WATCH: Sen. Cory Booker Urges Black Churches to Mobilize Voters for Midterms in Speech at Progressive National Baptist Convention

U.S. Sen. Cory Booker (D-N.J.) on Wednesday addressed the Progressive National Baptist Convention being held this week at the Philadelphia Marriott Downtown. — TRIBUNE PHOTO BY SAMARIA BAILEY
U.S. Sen. Cory Booker (D-N.J.) on Wednesday addressed the Progressive National Baptist Convention being held this week at the Philadelphia Marriott Downtown. — TRIBUNE PHOTO BY SAMARIA BAILEY

U.S. Sen. Cory Booker (D-N.J.) urged attendees at the Progressive National Baptist Convention to use their faith to change the country, with his words coming on the third day of the organization’s 57th annual session on Wednesday.

Throughout the week, pastors and lecturers from across the country will deliver sermons and speeches on social justice and the church during the meeting at the Marriott hotel in downtown Philadelphia.

Booker’s remarks preceded a PNBC workshop titled “Preparing Your Church for November 6 Midterm Election Turnout,” which aims to provide strategies for churches to increase turnout and reduce voter suppression.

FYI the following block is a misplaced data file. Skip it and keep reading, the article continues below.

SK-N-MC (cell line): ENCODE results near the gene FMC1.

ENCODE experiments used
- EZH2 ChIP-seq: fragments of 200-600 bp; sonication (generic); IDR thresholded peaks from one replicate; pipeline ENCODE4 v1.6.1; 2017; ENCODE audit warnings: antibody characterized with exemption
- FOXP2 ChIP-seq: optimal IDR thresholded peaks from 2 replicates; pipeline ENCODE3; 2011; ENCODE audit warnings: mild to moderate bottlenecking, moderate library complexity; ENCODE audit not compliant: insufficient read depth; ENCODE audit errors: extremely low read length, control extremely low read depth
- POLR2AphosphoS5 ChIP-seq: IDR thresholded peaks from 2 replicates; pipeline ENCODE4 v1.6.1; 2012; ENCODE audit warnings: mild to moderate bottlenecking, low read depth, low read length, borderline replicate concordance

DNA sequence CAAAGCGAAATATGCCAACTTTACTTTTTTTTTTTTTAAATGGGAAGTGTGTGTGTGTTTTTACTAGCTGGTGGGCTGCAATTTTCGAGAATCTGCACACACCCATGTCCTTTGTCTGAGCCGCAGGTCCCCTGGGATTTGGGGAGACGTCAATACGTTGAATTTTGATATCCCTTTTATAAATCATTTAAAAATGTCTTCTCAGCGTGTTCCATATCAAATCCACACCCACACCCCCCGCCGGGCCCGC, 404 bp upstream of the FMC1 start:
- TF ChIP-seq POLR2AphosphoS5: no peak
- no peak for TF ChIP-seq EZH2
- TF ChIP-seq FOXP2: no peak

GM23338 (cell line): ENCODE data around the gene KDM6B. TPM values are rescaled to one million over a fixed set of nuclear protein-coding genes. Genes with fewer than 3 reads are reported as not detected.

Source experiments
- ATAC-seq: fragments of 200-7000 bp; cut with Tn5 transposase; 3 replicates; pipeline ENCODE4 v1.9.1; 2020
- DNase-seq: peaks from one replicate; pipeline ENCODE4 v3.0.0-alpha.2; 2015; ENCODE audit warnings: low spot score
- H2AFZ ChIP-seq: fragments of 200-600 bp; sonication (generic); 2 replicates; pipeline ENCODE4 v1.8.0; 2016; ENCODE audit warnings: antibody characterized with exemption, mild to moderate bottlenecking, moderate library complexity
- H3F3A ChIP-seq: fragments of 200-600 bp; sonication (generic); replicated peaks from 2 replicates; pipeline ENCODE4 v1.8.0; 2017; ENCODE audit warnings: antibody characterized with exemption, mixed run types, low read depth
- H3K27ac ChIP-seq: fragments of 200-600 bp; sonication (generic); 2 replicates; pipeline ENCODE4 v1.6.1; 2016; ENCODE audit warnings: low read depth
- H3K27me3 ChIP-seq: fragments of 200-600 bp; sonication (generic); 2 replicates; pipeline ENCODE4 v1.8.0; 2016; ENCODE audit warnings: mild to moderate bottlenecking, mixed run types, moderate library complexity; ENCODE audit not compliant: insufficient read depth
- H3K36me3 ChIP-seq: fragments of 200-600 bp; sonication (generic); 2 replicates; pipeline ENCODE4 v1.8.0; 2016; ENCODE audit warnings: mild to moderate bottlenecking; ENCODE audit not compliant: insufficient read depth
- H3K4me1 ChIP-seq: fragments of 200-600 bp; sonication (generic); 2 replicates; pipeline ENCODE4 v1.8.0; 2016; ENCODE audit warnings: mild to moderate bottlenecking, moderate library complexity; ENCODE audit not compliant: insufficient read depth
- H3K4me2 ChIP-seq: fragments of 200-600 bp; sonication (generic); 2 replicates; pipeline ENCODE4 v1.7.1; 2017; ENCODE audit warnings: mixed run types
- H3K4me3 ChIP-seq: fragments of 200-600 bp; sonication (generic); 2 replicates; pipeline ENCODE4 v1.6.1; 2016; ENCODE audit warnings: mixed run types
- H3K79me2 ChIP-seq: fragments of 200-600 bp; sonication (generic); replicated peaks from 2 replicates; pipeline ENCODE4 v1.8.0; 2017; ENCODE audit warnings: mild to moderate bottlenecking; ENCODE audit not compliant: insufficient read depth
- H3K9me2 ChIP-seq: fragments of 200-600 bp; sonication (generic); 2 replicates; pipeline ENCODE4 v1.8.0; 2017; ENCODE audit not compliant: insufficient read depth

“We are in a time of moral crisis and I don’t want people to get it confused — this crisis is not about one individual or someone who might be in the office of the presidency,” said Booker.

“I was taught to vilify no man, to love thy neighbor without exception,” he said. “We are in a crisis not because of this electoral moment. But we know in our communities that the crisis we face is a crisis of injustice that has been persistent years before this president was elected.”

Booker pointed to the gap of America’s promise and its reality, which he described as a “sin,” stating that the country tolerates “the highest child poverty levels in the industrial world, environmental injustices that should not be tolerated in our communities, and the highest incarceration rates of all (nations on) planet Earth.”

He also highlighted the issues affecting the impoverished communities: gun violence becoming increasingly problematic, full-time workers needing to use food stamps and bottled water being used at schools because of a lead contamination in the plumbing.

Still, Booker pushed hope, stressing that the power to change these problems lies in voting.

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SOURCE: Samaria Bailey
The Philadelphia Tribune